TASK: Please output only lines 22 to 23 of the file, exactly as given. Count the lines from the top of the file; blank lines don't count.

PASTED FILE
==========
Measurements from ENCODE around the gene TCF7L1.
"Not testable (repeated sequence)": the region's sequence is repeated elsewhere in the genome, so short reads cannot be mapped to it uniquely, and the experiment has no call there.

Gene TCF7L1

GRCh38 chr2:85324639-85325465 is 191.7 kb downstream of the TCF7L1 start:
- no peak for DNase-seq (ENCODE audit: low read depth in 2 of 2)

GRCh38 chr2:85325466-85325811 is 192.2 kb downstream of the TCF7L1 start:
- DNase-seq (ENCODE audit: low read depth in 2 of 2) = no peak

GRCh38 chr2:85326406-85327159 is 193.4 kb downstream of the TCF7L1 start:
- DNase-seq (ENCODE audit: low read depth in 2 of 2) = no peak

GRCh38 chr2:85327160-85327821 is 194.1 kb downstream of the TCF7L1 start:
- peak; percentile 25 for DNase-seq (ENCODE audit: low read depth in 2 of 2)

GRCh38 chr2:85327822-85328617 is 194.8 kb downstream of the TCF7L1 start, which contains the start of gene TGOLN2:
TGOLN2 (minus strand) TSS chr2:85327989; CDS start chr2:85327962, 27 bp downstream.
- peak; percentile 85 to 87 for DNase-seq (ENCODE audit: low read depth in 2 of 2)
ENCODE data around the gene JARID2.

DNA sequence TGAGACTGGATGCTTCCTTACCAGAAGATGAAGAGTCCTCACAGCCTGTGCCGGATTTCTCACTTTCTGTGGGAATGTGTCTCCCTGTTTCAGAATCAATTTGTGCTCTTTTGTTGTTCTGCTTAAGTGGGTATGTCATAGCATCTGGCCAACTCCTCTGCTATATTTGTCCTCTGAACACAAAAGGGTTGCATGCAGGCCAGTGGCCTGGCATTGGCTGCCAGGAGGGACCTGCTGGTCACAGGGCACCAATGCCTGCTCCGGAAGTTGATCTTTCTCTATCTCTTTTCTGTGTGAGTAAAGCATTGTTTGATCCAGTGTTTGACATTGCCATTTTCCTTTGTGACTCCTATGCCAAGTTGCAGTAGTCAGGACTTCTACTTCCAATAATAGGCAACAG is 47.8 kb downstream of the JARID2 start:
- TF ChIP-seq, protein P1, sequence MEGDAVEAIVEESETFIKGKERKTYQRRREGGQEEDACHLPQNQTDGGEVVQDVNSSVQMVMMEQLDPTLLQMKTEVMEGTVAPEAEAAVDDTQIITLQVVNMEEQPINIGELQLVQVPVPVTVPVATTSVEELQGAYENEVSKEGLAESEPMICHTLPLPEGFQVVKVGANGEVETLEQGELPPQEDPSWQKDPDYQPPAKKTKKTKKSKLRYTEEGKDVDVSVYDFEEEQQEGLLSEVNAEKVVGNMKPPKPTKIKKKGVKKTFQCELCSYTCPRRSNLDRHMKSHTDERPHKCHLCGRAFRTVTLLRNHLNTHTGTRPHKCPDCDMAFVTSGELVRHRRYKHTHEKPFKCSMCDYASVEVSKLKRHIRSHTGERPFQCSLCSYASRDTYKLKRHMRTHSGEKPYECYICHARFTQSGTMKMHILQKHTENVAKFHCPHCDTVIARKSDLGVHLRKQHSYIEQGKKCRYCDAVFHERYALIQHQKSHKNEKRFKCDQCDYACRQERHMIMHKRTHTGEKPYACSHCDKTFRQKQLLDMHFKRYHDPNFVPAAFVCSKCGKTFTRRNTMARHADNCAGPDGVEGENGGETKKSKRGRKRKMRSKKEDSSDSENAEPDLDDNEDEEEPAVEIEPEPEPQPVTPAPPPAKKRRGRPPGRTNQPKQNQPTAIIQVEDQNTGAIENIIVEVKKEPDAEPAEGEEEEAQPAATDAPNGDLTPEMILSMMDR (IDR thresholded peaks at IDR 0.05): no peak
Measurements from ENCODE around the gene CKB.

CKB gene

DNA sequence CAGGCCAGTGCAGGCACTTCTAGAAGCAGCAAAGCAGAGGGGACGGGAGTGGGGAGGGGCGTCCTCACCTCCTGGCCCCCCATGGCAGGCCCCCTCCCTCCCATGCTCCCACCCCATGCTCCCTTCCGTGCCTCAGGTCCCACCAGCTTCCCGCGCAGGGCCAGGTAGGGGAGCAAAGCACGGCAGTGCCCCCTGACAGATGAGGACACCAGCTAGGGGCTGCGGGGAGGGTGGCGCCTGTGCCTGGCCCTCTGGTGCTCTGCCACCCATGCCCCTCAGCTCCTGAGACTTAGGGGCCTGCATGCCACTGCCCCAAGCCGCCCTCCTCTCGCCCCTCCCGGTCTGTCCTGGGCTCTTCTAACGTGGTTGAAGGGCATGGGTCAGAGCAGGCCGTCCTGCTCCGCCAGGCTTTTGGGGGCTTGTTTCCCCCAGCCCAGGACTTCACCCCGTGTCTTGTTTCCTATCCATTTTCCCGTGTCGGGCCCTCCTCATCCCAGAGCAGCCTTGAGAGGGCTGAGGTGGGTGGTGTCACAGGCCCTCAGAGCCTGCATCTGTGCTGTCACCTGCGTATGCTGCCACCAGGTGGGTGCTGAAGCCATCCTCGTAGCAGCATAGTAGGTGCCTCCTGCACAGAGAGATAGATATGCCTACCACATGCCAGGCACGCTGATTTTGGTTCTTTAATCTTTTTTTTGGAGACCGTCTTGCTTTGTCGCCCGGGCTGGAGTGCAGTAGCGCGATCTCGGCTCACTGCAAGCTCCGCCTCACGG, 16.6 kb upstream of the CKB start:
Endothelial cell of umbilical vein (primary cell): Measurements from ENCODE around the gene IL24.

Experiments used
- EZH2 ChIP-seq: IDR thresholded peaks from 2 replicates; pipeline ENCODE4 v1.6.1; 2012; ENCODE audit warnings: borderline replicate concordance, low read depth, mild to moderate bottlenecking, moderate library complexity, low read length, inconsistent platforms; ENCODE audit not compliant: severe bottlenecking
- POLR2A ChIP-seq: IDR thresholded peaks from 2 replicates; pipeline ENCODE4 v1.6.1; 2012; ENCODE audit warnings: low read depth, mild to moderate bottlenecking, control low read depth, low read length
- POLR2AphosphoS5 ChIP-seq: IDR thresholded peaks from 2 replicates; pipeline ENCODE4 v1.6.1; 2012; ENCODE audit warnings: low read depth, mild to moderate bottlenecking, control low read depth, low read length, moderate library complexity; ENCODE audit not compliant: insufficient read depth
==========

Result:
Experiments used
- EZH2 ChIP-seq: IDR thresholded peaks from 2 replicates; pipeline ENCODE4 v1.6.1; 2012; ENCODE audit warnings: borderline replicate concordance, low read depth, mild to moderate bottlenecking, moderate library complexity, low read length, inconsistent platforms; ENCODE audit not compliant: severe bottlenecking